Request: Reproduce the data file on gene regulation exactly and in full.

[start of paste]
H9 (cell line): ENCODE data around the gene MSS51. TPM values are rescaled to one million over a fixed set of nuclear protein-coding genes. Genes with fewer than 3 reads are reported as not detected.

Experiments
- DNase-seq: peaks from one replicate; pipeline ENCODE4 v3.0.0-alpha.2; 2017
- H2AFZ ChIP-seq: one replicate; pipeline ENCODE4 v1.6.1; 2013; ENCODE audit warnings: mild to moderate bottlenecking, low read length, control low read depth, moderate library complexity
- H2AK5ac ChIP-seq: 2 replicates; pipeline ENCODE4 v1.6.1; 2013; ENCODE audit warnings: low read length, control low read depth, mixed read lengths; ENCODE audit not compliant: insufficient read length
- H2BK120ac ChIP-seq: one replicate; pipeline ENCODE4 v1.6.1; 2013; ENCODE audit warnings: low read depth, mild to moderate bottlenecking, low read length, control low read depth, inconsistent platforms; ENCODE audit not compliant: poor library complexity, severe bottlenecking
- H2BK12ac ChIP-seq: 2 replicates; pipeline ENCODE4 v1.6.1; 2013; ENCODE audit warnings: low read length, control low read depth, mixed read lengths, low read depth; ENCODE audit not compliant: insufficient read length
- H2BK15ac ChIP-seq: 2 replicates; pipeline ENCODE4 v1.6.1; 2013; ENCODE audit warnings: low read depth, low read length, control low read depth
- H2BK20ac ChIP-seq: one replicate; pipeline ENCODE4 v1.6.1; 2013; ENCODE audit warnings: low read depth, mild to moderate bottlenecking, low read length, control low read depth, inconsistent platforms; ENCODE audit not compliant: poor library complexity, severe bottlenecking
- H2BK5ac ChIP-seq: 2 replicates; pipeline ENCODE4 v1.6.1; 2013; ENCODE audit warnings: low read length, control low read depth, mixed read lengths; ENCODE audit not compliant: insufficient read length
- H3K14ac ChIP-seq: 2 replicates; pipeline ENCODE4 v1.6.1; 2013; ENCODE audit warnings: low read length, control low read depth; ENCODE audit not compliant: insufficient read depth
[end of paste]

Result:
H9 (cell line): ENCODE data around the gene MSS51. TPM values are rescaled to one million over a fixed set of nuclear protein-coding genes. Genes with fewer than 3 reads are reported as not detected.

Experiments
- DNase-seq: peaks from one replicate; pipeline ENCODE4 v3.0.0-alpha.2; 2017
- H2AFZ ChIP-seq: one replicate; pipeline ENCODE4 v1.6.1; 2013; ENCODE audit warnings: mild to moderate bottlenecking, low read length, control low read depth, moderate library complexity
- H2AK5ac ChIP-seq: 2 replicates; pipeline ENCODE4 v1.6.1; 2013; ENCODE audit warnings: low read length, control low read depth, mixed read lengths; ENCODE audit not compliant: insufficient read length
- H2BK120ac ChIP-seq: one replicate; pipeline ENCODE4 v1.6.1; 2013; ENCODE audit warnings: low read depth, mild to moderate bottlenecking, low read length, control low read depth, inconsistent platforms; ENCODE audit not compliant: poor library complexity, severe bottlenecking
- H2BK12ac ChIP-seq: 2 replicates; pipeline ENCODE4 v1.6.1; 2013; ENCODE audit warnings: low read length, control low read depth, mixed read lengths, low read depth; ENCODE audit not compliant: insufficient read length
- H2BK15ac ChIP-seq: 2 replicates; pipeline ENCODE4 v1.6.1; 2013; ENCODE audit warnings: low read depth, low read length, control low read depth
- H2BK20ac ChIP-seq: one replicate; pipeline ENCODE4 v1.6.1; 2013; ENCODE audit warnings: low read depth, mild to moderate bottlenecking, low read length, control low read depth, inconsistent platforms; ENCODE audit not compliant: poor library complexity, severe bottlenecking
- H2BK5ac ChIP-seq: 2 replicates; pipeline ENCODE4 v1.6.1; 2013; ENCODE audit warnings: low read length, control low read depth, mixed read lengths; ENCODE audit not compliant: insufficient read length
- H3K14ac ChIP-seq: 2 replicates; pipeline ENCODE4 v1.6.1; 2013; ENCODE audit warnings: low read length, control low read depth; ENCODE audit not compliant: insufficient read depth